This article explains strategy design pattern in Java with class diagrams and example code.
Introduction – Strategy Design Pattern is a behavioral design pattern among the Gang Of Four(GOF) Design PatternsArticle on GOF Patterns & their types. I.e. the strategy design pattern deals with how the classes interact with each other.
What is Strategy Design Pattern
Strategy Pattern is used when there is a family of interchangeable algorithms of which one algorithm is to be used depending on the program execution context.
Strategy Pattern achieves this by clearly defining the family of algorithms, encapsulating each one and finally making them interchangeable. Each of the algorithms in the family can vary independently from the clients that use it.
Interchangeability is achieved by making a parent interface/base strategy class and keeping individual algorithms as children of this base class. The client class holds a reference to the base strategy and at runtime receives the correct algorithm child instance depending on the execution context.
Lets have a look at the class diagram of the strategy pattern –
Strategy Design Pattern Class Diagram
Explanation of Class Diagram
BaseStrategyclass is an abstract class which represents the algorithm.
executeAlgorithm()is the abstract method in
BaseStrategywhich is responsible for executing the algorithm, but is puposefully kept abstract so that each of the child strategies/algorithms can implement this method with their own logic.
ConcreteStrategy2are two subclasses of
BaseStrategy. These 2 are infact two different variants of the algorithm represented by the
BaseStrategyto provide the implementation of the algorithm variant as per their own needs.
- Lastly, the
Contextclass invokes this algorithm. Based on the need of the execution context specific variant of the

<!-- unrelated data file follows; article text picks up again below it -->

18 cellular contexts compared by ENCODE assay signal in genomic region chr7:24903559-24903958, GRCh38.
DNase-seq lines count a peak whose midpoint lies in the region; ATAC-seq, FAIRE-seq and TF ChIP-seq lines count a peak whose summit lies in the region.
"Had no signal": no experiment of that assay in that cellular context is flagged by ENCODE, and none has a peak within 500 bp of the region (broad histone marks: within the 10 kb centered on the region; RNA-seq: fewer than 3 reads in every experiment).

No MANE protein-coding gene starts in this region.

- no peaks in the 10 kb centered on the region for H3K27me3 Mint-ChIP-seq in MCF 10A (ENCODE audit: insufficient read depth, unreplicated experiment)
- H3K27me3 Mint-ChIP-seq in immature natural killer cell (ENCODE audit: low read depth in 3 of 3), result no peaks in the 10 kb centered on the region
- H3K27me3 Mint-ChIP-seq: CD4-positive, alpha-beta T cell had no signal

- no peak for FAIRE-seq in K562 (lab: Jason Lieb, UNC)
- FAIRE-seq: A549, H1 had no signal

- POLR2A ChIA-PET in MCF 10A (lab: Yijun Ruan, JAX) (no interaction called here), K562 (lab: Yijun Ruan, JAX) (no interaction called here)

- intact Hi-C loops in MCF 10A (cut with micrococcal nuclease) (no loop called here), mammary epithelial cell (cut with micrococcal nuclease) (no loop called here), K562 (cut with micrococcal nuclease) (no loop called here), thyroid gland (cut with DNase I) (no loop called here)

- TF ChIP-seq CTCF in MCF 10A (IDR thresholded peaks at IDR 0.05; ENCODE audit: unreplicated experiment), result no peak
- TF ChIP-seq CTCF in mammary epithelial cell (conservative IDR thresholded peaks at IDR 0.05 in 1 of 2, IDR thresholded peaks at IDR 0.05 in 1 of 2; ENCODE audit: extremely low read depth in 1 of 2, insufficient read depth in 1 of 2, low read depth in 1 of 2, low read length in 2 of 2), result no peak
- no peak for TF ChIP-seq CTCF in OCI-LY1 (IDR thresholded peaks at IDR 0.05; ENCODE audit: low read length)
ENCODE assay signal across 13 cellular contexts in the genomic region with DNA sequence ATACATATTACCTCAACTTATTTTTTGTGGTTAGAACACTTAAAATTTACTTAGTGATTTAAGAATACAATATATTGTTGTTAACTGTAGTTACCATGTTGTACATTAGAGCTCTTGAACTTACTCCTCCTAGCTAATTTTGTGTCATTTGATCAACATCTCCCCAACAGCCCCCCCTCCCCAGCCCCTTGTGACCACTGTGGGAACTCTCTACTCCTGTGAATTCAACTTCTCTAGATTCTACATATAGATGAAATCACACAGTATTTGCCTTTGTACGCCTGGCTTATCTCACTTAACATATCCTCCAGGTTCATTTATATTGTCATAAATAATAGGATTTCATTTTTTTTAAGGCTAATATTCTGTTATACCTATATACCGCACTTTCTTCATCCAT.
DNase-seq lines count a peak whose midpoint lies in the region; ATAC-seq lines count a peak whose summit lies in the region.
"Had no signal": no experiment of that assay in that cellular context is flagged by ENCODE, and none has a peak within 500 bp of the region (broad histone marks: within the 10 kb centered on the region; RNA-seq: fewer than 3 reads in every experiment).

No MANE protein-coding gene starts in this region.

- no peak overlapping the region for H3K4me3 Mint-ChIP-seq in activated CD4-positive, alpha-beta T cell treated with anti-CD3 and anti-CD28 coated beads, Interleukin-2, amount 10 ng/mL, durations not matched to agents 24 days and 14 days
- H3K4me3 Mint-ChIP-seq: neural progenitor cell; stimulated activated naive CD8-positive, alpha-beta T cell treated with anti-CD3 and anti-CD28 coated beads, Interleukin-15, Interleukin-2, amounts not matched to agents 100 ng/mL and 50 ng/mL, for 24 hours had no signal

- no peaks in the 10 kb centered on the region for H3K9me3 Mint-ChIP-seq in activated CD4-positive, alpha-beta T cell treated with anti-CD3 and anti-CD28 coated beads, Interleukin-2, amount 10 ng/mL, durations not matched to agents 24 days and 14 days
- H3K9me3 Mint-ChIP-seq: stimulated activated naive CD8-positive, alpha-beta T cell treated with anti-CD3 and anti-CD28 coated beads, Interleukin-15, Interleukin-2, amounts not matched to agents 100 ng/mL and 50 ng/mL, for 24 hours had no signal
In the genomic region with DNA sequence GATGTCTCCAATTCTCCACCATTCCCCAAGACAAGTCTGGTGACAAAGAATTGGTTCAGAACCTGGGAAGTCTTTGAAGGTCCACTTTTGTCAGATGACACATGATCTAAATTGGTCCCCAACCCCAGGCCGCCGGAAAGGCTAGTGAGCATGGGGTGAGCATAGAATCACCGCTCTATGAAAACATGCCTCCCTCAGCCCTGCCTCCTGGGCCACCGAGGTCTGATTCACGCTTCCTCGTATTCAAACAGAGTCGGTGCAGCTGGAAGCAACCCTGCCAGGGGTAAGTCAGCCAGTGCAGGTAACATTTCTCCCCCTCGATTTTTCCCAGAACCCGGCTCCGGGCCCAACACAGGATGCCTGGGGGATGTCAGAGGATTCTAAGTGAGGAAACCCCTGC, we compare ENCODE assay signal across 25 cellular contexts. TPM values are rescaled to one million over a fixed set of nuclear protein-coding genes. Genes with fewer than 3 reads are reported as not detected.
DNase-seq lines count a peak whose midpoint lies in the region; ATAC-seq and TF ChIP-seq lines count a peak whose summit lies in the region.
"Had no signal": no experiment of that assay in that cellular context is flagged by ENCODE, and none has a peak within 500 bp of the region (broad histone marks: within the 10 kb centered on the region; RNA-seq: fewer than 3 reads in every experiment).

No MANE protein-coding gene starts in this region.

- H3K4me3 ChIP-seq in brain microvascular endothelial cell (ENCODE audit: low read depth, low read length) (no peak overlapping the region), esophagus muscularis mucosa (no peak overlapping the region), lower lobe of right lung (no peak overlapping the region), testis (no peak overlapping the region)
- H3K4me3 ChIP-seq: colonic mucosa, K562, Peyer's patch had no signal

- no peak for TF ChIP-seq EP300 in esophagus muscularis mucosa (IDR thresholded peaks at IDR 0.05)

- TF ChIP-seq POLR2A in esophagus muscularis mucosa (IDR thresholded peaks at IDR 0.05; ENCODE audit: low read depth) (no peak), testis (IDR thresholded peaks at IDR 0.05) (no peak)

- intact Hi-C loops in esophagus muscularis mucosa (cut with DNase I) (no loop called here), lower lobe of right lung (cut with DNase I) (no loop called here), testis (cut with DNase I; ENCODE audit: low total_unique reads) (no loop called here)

BaseStrategy– either of
ConcreteStrategy2is assigned to the
executeAlgorithm()method, but the actual algorithm which is executed is based on which instance of
ConcreteStrategyis held by
Note – I have shown 2 concrete instances named ConcreteStrategy1 & ConcreteStrategy2 just for explanation. There can be more than 2 concrete instances as per needs of the design.
Strategy Design Pattern – Example Use Case in Java
The Java Example’s Class Diagram is for a family of algorithms for file parsers where –
BaseFileParserclass is an abstract base class which represents family of
FileParserinstances in the design. It has a single abstract method
parseFile()which needs to be invoked to parse a file. This method will be overridden by individual parsers next.
BaseFileParser. Both also override
parseFile()method as per their own logic for processing information in XML and CSV formats.
Clientclass needs to parse files and hence is a consumer of
Clientclass holds an instance of
BaseFileParserwhich is initialized with the correct subtype of
CSVFileParser. This happens at the time of instantiation of the
Clientusing a parameterized constructor which assigns the correct file parser to the
parseFile()method is invoked, it in turn invokes
parseFile()method of the child of
CSVFileParser) which is contained in
baseFileParservariable at that moment.
- Thus, appropriate CSV or XML file parsing happens based on the context.
- As you might have noticed in the
main()method that the information of which child parser(CSV or XML) is to be assigned to the
baseFileParservariable will be passed at runtime. This information can also be passed through the command line arguments
Clientis able to parse the incoming file by selecting at runtime one of the strategies of CSV or XML based.
- If another file format, say PDF, needs to be implemented in future then all we need is to create a new subclass of
PDFFileParserand implement PDF file handling logic in its
This concludes the article on strategy design pattern where we looked at what is the pattern, pattern class diagram and its explanation and finally an example of the pattern in java with class diagram and sample code.